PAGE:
Keep in touch with friends, expats and countrymen

Expats always hunger for news from home. South Africans and New Zealanders can read it in the pub.
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For South Africans and New Zealanders living in London, there is no need to turn to the English broadsheets or the internet for news from home. For everything from sports results to political appointments to cartoon strips, all they have to do is scoop up a copy of their country's expatriate newspaper at the local tube station.

The South Africa Times UK and the New Zealand News UK hit the streets every Wednesday providing expatriates with the main stories of the week, selected from The Sunday Times and Business Day newspapers in South Africa through a contract with Times Media Limited, and the New Zealand Press Association.

"It is a fascinating proposition to try to produce newspapers for the expatriate communities in the UK as they tend to fall into a number of fairly distinctive categories," said Malcolm Harris, the managing director of Commonwealth Publishing, which owns both publications.

The categories include the hundreds of thousands of commonwealth country residents entering the UK every year on either a two-year work permit or a four-year ancestral visa, as well as holiday- makers and expatriates who want to keep up with the news at home.

The New Zealand News UK has been around since 1927, but the South Africa Times UK is a comparatively infant publication with an interesting history. The first issue of the SA Times hit the streets in September 1992 after a couple of entrepreneurial South Africans got together and set up a paper for their countrymen.

Adam Teeger, a banking lawyer from Johannesburg who has lived in London for 13 years, was working in a firm that was filled with Australians and New Zealanders when he realised that unlike them, South Africans didn't have an expatriate publication of their own. Together with Sara Ettlinger, who was doing her articles in corporate finance, they set up an independent weekly newspaper backed by private venture capitalists and South Africans interested in supporting the project.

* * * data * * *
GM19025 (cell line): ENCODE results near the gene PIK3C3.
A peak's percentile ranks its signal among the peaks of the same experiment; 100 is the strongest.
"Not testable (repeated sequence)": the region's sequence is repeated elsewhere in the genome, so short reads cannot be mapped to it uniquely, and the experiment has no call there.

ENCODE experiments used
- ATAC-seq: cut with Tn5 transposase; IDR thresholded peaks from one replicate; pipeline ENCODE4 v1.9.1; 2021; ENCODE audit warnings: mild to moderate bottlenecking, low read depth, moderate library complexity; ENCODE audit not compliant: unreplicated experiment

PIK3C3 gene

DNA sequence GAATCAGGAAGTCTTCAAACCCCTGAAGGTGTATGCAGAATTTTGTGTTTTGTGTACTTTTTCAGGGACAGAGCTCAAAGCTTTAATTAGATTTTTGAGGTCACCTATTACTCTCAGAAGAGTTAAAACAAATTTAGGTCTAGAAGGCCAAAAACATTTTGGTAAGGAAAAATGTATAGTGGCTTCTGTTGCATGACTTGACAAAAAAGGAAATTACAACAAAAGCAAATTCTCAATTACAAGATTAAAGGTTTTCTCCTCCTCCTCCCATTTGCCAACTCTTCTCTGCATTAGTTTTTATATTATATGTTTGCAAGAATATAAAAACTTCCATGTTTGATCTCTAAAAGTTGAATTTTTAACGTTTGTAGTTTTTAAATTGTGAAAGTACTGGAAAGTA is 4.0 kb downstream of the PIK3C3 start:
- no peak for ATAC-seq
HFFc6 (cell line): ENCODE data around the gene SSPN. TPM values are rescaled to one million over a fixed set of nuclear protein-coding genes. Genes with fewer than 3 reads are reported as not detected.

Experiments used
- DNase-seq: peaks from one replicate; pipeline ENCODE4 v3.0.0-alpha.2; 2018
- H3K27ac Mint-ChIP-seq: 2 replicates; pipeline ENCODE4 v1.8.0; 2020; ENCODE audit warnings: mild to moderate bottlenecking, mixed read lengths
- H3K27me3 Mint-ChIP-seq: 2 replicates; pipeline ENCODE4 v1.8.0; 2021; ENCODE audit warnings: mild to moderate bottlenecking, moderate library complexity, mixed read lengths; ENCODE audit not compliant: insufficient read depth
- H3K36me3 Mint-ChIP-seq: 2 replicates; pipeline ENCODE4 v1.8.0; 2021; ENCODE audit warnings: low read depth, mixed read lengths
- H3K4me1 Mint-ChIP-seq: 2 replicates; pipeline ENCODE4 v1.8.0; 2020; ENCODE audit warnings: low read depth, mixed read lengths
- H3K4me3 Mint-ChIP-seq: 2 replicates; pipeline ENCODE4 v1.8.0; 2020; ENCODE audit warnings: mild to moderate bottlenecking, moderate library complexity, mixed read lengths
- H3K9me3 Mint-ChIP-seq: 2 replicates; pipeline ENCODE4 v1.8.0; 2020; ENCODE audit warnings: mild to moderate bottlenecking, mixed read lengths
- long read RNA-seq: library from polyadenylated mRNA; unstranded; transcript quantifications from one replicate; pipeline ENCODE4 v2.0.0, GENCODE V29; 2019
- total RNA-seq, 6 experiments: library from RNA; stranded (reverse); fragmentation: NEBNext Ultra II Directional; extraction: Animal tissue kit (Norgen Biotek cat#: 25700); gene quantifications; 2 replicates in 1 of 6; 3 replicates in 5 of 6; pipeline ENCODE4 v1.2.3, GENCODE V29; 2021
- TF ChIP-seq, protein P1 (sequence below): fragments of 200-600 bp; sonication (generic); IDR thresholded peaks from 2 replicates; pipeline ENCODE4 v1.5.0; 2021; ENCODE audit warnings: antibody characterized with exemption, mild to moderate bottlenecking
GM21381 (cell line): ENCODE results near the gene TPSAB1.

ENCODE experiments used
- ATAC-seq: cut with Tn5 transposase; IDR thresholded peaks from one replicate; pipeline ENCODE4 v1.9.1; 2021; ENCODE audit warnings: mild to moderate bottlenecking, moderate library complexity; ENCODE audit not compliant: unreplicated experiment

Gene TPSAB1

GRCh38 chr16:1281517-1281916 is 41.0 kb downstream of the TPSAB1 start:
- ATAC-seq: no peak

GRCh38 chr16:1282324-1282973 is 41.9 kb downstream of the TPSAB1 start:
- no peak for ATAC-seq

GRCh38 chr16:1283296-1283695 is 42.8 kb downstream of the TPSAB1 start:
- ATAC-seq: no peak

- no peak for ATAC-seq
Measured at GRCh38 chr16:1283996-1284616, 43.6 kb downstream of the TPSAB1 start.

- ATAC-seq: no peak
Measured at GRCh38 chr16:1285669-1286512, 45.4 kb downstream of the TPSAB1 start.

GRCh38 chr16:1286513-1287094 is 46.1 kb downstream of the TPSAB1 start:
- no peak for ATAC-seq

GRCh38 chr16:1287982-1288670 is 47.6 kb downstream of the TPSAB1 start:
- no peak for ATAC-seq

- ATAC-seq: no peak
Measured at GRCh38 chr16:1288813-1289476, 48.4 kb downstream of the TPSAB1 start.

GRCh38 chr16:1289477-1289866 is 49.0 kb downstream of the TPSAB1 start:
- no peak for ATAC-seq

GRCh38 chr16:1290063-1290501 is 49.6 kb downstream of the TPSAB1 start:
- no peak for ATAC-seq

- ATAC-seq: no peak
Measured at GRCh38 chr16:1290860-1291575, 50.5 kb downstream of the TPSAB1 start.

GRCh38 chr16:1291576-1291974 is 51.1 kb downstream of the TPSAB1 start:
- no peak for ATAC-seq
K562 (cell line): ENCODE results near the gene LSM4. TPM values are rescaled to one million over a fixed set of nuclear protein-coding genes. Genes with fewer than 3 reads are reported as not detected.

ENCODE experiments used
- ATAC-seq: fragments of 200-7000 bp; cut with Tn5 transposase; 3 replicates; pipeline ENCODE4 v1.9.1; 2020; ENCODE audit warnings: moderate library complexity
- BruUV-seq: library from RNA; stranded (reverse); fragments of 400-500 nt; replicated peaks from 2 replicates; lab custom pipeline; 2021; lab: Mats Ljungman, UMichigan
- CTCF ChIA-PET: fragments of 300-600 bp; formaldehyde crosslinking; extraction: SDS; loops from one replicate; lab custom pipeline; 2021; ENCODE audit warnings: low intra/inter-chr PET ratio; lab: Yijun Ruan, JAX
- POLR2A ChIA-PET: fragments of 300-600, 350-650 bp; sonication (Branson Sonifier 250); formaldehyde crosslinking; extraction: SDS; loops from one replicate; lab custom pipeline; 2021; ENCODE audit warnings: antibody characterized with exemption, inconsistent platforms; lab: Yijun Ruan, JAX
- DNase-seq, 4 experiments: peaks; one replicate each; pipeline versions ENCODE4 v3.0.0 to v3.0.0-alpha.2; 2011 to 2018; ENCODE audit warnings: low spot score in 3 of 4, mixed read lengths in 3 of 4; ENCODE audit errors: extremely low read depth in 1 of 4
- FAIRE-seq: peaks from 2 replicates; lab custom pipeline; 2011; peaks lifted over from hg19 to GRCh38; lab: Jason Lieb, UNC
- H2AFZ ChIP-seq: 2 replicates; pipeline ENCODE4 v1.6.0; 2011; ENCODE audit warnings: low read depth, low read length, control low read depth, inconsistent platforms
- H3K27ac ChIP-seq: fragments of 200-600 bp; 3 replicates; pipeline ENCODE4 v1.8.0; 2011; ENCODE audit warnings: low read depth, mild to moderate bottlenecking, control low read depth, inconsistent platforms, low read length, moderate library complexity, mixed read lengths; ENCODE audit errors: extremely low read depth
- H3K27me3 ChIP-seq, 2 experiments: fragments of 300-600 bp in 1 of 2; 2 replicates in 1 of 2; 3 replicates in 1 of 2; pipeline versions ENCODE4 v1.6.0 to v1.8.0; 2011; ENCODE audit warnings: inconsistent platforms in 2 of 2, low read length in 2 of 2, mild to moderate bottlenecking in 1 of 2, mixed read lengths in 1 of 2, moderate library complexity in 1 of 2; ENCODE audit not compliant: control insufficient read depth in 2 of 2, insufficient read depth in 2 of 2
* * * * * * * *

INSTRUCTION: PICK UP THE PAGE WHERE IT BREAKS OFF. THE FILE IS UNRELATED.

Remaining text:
Mr Teeger describes the launch in May 1992 as an "opportune moment". Politically opportune, as the first democratic elections were taking place, and sportingly opportune, as South Africa rejoined the international rugby scene.

Three years after its launch, it was incorporated into Independent Newspapers Group and the SA Times became The Star & SA Times with the Johannesburg Star providing the editorial content.

In September 1997, a 60 per cent share of The Star & SA Times was sold to Tweedale Press, a regional publishing group in the north of England. Derek Smail, the chairman and chief executive, moved this share into Tweedale's subsidiary, Commonwealth Publishing. In March of this year, Independent Newspapers left the joint venture and the newspaper was renamed and re-launched as South Africa Times UK.

Apart from typographical and layout changes, the editorial content is driven from London instead of Johannesburg, from a small newsroom filled with two handfuls of sub-editors and reporters - all from South Africa and New Zealand.

The two newspapers are distributed at 170 points outside tube stations, travel agents and popular expatriate hangouts. There are also paid subscription lists and an internet version of the NZ News is available with an SA Times on-line version to come. Between 23,000 and 25,000 copies of each paper are printed and each publication claims 62,500 readers a week.

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